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Types of Hair Extensions for Thinning Hair

by Marisa Amorasak

Hair is a major part of our personal appearance, particularly for women. For some of us, it makes us feel feminine. Others use it to show off their personal style. At the very least, it helps us to feel like ourselves. Female hair loss can be a devastating experience. If you’re a woman suffering from thinning hair, regain your confidence and put the bounce back in your hair with hair extensions.

Hair extensions have come a long way in the last few years. Weaves are still commonly used, but there are plenty of other options to suit your desires and lifestyle. The hair used in extensions can be either synthetic or natural—for cosmetic purposes, natural is considered the most desirable, but synthetic hair is a more affordable option. Most types of extensions can use both kinds of hair. The real differences in hair extensions lie in the way that the extensions are attached. Read on for a breakdown on the different types of hair extensions.

Clip-on Hair Extensions

The easiest and most affordable type of hair extensions are temporary. Clip-ons offer great versatility: you can place them in different places depending on your mood and you can take them out whenever you want. You also don’t have to worry about washing clip-ons, since they’re removed before washing your hair. While they’re quite convenient, clip-on hair extensions aren’t a very rational solution for women with thinning hair because they need to be clipped into the hair everyday.

Bonded Hair Extensions

Classic bonded hair extensions are the go-to for many women due to their balance of quality and price. Your stylist will use a heat-activated glue to attach the extensions to your natural hair. The downfall to bonded hair extensions is that they don’t fare well with any type of heat stylers, such as flat irons, curling irons, and even blow dryers. The heat from these tools can cause the glue to melt, resulting in tangling or loss of the extensions altogether.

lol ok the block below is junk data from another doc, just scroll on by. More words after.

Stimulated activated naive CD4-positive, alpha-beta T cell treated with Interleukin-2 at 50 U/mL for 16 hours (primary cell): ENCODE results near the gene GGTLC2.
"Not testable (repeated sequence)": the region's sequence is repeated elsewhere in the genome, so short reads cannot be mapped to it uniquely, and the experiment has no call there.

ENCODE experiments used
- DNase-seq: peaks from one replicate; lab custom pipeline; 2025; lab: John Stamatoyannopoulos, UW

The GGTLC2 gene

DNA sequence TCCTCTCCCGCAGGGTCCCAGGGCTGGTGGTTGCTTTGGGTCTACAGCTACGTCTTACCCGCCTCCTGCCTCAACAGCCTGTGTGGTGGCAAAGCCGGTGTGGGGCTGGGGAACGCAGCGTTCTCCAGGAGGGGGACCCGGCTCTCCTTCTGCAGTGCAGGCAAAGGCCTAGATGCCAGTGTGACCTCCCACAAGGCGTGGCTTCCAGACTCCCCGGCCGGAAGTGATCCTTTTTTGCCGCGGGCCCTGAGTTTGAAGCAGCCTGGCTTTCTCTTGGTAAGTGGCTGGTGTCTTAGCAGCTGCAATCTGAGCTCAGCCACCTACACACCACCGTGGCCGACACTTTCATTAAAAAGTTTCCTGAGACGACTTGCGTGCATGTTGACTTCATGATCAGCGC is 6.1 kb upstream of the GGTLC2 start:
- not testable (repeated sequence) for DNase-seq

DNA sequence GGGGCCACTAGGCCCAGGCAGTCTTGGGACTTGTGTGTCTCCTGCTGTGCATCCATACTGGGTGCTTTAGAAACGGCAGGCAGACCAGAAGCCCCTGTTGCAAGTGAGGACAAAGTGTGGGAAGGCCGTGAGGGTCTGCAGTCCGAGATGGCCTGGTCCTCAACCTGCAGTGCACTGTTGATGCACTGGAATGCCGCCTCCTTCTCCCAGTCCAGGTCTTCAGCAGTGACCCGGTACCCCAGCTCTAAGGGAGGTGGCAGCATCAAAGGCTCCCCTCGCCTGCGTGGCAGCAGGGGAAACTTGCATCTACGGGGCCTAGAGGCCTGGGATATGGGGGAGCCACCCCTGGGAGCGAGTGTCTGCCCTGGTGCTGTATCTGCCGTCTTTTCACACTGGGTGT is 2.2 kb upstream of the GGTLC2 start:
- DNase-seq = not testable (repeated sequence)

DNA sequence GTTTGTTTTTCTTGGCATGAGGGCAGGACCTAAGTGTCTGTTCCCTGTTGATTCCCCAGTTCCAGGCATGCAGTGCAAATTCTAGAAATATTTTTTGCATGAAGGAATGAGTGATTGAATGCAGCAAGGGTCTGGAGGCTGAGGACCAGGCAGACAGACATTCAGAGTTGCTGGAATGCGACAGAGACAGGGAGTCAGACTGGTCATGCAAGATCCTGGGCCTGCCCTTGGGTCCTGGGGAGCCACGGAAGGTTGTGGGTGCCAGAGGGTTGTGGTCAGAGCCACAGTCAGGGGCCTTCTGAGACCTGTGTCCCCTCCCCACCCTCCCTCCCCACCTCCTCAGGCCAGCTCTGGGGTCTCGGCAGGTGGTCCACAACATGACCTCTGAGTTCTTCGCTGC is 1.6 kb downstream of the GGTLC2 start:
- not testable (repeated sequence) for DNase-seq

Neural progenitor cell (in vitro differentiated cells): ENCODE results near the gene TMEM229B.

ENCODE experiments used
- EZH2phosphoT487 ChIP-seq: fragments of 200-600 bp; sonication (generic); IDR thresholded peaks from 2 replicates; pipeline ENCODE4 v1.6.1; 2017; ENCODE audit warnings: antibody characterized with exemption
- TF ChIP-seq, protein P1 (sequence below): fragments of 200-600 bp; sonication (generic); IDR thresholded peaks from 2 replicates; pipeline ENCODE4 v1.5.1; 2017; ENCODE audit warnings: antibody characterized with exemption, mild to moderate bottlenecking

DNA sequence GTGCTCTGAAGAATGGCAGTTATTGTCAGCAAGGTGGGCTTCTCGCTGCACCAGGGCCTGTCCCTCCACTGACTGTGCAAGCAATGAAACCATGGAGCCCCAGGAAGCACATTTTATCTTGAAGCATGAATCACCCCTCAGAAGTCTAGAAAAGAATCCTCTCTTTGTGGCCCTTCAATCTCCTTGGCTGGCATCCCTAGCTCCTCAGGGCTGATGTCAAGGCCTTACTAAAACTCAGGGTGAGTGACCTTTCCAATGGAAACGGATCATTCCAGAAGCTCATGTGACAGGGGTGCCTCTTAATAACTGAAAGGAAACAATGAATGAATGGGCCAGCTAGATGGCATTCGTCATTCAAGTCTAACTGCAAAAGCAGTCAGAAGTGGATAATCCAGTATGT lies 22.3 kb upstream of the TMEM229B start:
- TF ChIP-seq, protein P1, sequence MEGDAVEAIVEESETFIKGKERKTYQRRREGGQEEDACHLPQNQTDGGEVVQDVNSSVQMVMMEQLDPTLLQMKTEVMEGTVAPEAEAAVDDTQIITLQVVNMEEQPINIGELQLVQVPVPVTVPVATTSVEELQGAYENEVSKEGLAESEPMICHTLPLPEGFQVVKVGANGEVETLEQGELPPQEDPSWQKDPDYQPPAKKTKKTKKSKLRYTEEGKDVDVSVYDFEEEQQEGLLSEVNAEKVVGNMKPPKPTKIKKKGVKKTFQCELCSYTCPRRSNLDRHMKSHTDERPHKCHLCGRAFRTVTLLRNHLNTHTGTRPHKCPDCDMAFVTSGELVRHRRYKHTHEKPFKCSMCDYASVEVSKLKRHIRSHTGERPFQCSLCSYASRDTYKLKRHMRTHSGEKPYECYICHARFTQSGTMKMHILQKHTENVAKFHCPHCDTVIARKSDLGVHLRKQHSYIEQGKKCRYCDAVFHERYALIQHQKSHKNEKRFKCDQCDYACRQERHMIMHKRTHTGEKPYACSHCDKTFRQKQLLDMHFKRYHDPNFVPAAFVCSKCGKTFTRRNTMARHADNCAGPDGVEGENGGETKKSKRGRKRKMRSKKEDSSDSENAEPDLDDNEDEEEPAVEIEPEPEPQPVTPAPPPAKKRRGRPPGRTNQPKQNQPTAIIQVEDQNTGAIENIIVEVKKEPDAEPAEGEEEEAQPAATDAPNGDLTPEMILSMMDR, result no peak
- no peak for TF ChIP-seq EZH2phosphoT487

Fusion Hair Extensions

Fusion hair extensions, also known as keratin or protein bonds, use melted keratin to attach the extensions to your natural hair. The tips of the extensions are made out of keratin, which is a naturally occurring protein in your hair, skin, and nails. The keratin is melted with either a hot iron or sonic waves, attaching the extension hair to your natural hair. Heat-free hair extensions are very heat-tolerant and a fine option if you heat style your hair on a regular basis.

Microtubes Hair Extensions

Microtubes, or flat tube extensions, use tiny plastic tubes to seal new hair to your natural hair. After the tubes are threaded onto your natural hair, the extensions are inserted into the tubes. They’re then pressed together to permanently seal your extensions into your hair. Microtubes are a great option for women with thinning hair or hair loss problems because they’re easy to remove. There’s no glue involved, which limits potential breakage of your natural hair. Of course, those little tubes are rather unnatural looking if spotted, and can even feel heavy in your hair.

Shrink Tubes Hair Extensions

Shrink Tubes behave a lot like microtubes, except the tubes are literally shrunk with heat to half of their original size once the extension hair is inserted. Shrink tubes allow for a lot of hair to be inserted into one tube, since it will be locked into place when the tube shrinks. If your hair is thinning and you want to add a lot more hair to your head, this is the way to do it.

Skin Weft Hair Extensions

Don’t let the name mislead you—there are no types of hair extensions that attach directly to the scalp. Rather, skin wefts are larger sections are hair that are bonded to the uppermost part of the hair using tape or glue. They lie completely flat, and are nearly indiscernible from the natural hair growing out of your scalp. Since skin wefts come in long rows of hair, they’re quick and easy to apply. Many people apply their skin wefts at home.

Sewn-In Weft Hair Extensions

Sewn-in weft hair extensions, or weaves, have existed for longer than any other hair extensions. The wefts of hair are sewn into cornrowed hair. Weaves are often cost-effective, but can be painful and look unnatural. Weaves are not recommended for women with thinning hair because the application and removal of them often involves a lot of pulling on the natural hair.

Beyond Hair Extensions for Thinning Hair

Hair extensions are a fair option for women looking to add volume or length to their thinning hair. But all types of hair extensions involve some sort of damage to the hair that could potentially worsen already thinning hair. The best way to thicken your thinning hair is to look into more permanent hair restoration, such as hair transplant surgery or laser hair restoration. Contact us today to learn more about thinning hair treatments or to schedule a free consultation with a hair loss specialist in your area.

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